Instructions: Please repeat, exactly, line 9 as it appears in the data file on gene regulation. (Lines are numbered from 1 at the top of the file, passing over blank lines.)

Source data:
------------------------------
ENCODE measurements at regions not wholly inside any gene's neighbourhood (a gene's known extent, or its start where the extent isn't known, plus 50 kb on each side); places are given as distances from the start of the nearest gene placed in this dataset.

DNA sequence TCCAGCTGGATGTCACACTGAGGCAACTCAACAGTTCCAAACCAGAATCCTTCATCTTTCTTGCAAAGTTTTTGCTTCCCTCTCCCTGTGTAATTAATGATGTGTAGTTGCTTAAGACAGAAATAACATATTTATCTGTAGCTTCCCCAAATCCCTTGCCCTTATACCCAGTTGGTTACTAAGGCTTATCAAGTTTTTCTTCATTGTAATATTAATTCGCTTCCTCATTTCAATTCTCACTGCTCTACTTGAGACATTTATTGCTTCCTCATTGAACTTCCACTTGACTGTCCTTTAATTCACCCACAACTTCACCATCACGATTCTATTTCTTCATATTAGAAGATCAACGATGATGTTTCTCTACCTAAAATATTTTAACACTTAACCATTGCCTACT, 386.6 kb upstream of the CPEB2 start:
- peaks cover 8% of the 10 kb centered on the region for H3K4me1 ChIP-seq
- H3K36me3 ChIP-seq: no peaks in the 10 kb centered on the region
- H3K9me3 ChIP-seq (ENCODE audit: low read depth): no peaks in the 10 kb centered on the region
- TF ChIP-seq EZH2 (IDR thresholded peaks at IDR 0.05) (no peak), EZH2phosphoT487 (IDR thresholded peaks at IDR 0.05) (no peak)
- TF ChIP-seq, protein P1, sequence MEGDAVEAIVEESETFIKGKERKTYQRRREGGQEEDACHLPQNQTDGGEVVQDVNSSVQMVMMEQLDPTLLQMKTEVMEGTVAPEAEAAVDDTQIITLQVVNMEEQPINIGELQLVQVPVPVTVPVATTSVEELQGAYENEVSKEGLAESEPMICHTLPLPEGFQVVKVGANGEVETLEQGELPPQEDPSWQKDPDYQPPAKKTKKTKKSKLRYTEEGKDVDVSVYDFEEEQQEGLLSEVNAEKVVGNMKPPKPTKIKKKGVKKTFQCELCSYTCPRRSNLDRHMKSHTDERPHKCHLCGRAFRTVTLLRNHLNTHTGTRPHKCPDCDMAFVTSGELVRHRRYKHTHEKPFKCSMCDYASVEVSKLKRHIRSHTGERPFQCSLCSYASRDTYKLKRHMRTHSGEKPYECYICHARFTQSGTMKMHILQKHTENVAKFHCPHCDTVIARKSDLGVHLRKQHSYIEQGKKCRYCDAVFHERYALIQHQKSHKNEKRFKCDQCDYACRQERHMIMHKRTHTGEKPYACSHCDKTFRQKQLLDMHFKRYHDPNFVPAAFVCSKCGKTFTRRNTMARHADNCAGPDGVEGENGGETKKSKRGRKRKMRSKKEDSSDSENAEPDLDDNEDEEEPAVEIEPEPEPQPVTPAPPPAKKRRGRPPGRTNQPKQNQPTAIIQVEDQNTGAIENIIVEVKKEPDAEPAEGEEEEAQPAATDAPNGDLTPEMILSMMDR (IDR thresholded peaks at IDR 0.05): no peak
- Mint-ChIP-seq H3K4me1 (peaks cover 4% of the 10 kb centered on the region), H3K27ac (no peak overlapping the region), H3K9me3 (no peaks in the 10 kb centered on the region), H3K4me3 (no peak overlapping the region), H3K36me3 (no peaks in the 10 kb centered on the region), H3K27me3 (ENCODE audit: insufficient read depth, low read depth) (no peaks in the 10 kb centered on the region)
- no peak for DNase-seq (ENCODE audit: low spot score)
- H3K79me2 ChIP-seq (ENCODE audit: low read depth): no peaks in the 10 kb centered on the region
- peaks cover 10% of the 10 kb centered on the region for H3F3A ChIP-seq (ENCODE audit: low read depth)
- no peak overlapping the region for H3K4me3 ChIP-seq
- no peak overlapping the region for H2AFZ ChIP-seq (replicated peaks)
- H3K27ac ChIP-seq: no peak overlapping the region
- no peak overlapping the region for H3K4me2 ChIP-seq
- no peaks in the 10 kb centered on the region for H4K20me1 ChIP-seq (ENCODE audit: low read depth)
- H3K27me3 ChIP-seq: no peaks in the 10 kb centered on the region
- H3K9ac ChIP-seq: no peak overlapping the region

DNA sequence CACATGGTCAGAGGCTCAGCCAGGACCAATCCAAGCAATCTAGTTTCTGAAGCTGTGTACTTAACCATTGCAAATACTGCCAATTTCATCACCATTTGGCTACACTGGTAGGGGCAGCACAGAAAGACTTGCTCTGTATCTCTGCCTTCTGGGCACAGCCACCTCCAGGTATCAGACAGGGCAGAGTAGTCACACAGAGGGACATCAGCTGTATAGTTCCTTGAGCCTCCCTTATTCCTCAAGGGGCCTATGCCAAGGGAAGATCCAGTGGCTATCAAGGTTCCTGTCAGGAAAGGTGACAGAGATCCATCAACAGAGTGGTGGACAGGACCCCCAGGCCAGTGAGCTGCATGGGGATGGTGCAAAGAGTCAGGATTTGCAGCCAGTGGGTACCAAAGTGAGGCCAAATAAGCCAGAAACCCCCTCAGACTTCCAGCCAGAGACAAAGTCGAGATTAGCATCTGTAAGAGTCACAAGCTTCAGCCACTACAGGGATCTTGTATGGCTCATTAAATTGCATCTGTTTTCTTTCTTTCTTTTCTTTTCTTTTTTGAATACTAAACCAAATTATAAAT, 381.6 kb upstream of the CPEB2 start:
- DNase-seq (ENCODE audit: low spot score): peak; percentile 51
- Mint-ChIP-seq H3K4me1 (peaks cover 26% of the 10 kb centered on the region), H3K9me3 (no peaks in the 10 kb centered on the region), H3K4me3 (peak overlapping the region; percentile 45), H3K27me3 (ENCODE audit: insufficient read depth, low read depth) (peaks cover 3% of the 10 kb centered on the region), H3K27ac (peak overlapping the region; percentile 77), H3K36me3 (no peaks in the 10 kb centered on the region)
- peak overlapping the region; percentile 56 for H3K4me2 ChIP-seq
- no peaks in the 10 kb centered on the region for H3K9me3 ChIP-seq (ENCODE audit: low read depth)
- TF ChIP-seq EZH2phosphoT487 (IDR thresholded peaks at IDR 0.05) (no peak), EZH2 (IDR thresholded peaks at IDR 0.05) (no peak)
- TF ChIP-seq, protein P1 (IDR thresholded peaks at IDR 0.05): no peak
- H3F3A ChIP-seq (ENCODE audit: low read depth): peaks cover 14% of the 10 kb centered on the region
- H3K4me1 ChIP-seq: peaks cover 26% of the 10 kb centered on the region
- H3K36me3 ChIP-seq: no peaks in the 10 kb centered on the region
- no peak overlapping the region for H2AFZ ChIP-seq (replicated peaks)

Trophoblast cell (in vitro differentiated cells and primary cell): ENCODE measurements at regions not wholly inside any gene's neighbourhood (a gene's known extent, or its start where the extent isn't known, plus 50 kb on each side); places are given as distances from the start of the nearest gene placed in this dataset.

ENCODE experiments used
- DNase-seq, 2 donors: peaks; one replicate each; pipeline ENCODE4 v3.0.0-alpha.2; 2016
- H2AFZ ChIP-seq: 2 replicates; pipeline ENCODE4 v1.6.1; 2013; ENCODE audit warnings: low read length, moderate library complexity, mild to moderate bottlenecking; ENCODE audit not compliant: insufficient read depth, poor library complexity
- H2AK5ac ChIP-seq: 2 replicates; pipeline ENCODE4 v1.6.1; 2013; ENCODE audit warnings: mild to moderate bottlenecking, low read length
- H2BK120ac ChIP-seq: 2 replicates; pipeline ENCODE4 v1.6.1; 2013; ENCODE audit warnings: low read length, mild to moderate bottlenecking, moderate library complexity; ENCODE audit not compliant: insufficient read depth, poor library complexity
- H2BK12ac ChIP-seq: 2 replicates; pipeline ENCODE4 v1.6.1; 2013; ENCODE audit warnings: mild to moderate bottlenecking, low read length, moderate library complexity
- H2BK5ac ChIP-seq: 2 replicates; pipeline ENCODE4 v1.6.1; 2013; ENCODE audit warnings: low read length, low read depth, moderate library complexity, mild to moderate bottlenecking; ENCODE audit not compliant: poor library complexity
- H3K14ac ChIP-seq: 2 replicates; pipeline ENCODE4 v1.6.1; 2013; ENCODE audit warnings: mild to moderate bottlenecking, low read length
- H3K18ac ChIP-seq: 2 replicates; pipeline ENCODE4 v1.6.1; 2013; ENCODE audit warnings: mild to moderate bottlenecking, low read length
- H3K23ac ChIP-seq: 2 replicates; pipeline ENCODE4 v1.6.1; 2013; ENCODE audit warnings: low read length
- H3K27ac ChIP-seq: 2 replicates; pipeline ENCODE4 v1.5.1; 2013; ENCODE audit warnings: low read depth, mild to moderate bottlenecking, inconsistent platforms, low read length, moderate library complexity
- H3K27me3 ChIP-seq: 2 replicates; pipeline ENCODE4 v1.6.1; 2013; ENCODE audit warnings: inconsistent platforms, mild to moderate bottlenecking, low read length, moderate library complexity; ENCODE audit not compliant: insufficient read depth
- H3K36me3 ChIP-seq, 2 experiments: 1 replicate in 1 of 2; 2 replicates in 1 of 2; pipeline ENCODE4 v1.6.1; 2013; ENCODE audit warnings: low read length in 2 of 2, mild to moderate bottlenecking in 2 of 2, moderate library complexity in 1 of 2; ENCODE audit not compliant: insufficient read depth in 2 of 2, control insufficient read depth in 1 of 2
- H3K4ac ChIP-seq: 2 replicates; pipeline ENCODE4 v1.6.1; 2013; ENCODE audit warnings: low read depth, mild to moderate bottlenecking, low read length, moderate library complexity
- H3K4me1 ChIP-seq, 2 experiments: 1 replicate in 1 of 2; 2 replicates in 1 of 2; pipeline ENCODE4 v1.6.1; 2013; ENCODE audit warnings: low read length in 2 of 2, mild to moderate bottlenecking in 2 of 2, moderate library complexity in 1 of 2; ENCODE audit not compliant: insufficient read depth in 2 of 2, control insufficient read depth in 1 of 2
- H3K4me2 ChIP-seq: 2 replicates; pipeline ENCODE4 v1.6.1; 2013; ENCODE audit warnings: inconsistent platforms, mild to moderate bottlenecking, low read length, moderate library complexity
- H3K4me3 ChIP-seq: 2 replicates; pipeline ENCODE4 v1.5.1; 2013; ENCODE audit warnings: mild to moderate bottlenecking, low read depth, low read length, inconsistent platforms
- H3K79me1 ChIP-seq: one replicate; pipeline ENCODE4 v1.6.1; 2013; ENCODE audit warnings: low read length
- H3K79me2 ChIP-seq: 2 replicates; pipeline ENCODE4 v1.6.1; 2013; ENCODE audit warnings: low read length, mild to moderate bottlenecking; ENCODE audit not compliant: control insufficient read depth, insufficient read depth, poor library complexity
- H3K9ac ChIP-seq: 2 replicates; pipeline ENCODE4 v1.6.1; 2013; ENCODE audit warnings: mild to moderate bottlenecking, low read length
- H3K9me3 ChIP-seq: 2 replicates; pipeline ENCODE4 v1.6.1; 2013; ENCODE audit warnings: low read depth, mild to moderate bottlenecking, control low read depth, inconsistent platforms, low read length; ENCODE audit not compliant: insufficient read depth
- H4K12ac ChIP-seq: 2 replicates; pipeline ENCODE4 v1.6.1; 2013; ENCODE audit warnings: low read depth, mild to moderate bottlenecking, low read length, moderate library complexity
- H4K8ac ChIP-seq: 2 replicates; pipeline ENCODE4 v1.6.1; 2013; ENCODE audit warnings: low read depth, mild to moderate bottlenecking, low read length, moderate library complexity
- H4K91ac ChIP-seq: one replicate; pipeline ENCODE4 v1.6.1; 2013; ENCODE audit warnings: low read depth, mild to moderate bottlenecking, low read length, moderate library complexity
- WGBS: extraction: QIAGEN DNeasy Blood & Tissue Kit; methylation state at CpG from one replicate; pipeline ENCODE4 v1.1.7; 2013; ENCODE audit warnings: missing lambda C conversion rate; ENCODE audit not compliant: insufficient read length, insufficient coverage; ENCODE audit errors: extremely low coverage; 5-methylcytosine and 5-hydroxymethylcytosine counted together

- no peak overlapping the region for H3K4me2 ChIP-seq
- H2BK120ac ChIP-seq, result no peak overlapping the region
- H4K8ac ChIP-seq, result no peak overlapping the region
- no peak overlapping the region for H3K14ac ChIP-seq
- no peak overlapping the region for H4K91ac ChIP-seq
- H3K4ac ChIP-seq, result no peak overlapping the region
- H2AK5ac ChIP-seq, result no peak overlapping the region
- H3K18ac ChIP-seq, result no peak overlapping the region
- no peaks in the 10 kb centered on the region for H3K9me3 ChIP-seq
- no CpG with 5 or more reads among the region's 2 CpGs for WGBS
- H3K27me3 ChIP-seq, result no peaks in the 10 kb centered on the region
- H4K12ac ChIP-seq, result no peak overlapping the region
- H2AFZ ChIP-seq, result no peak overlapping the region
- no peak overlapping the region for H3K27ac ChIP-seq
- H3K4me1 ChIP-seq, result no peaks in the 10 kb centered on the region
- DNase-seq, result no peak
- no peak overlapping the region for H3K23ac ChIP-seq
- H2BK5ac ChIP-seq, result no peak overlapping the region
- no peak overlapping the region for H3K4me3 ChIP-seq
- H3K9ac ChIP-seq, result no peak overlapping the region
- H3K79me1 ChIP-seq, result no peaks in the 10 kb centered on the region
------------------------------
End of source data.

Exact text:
- no peak for DNase-seq (ENCODE audit: low spot score)